I love it that one book can conjure up another completely different one, by its theme, subject or ambiance.
Peter Hill's Stargazing: memoirs of a young lighthouse keeper slowly pulled me into the rhythms of a lifestyle that only recently became obsolete. The routine life of the men maintaining the lighthouses off the noth west of Scotland was by no means mundane but full of risk. But more than that, the book is about being human, the tales we pass on to each other about our fundamental struggles in the face of the monumental force of nature. The wind roars on the other side of the stone tower. In a tiny space you share an aromatic meal and ponder the gossip of old men who in half a lifetime have experienced more than you know you ever will.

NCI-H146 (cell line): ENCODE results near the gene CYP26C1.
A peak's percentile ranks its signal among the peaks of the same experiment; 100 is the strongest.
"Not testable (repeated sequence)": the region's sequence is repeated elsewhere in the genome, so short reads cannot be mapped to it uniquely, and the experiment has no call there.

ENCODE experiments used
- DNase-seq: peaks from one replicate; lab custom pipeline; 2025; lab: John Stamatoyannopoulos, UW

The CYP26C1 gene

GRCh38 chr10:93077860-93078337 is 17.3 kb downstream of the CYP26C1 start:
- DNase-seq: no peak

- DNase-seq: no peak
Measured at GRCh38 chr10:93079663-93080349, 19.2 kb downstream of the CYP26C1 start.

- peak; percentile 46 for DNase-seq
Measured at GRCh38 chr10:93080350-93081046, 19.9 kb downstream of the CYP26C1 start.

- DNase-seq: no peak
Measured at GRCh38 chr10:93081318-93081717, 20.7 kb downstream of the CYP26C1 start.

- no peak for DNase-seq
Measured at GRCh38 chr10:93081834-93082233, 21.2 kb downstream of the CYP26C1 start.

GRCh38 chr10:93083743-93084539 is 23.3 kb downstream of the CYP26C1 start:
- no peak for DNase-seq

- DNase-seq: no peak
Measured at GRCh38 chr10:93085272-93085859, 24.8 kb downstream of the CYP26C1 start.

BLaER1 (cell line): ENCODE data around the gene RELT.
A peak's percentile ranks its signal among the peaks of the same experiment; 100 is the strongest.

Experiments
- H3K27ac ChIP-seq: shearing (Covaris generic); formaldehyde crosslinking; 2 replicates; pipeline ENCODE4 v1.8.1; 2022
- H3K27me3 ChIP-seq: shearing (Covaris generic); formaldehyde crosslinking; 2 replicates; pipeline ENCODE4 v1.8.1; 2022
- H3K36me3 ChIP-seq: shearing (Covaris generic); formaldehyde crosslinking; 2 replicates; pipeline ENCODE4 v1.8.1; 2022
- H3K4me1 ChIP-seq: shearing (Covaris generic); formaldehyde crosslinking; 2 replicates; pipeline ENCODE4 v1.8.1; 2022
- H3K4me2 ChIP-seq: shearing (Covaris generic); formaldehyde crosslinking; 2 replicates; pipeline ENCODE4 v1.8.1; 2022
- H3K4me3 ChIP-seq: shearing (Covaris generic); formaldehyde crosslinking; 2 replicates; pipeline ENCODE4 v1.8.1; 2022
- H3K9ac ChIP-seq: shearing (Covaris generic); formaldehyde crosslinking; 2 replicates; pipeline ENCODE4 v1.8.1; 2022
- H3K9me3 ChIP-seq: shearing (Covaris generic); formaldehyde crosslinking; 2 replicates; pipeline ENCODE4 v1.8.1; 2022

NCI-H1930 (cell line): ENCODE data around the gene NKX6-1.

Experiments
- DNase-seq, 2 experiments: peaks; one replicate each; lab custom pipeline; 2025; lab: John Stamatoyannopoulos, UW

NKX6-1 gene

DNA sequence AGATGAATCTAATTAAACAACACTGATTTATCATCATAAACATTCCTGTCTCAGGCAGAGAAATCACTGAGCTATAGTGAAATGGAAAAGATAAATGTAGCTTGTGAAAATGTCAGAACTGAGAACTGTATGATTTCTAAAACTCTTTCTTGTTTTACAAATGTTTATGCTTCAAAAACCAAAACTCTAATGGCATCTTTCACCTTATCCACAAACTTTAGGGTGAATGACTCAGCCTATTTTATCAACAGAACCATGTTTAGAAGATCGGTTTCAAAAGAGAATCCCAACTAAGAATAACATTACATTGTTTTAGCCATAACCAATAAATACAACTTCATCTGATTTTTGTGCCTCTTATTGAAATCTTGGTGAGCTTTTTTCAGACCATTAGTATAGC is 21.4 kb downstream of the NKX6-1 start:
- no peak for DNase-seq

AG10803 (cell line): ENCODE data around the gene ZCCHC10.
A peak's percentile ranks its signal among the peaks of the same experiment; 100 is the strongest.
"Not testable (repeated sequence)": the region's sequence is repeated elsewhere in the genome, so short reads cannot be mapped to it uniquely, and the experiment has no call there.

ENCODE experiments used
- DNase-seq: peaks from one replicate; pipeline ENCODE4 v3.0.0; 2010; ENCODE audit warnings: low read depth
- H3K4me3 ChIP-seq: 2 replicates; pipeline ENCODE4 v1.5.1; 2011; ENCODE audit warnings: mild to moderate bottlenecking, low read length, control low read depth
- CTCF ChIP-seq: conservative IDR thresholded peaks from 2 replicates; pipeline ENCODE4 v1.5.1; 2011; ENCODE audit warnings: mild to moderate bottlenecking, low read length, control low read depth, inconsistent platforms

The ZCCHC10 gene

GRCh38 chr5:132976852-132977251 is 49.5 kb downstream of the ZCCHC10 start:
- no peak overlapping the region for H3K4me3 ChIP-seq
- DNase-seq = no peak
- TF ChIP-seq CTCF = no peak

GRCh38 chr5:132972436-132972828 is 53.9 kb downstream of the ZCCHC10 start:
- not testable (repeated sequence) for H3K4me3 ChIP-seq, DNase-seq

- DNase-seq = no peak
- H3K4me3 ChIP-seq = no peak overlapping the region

In contrast to this true story, Jeanette Winterson's Lighthousekeeping is pure poetry and fable. Her characters' stories are woven amid the same storm-tossed world of lighthouses but her words leap in exquisite beauty from one unexpected idea to another. There is a mystery at its heart. But the taste you are left with is that of the young Silver questioning the timeless Pew in the darkened lighthouse, while the wind and sea rages around them.
And I cannot help but make another leap here to Annie Proulx's The shipping news. The same wild force of the sea and wind. But a house, not a lighthouse, tied to the rock it crouches upon. A way of writing that couples words and images in extraordinary and exciting ways. And another character looking for their self in the stories told and histories that were shaped by the force of nature.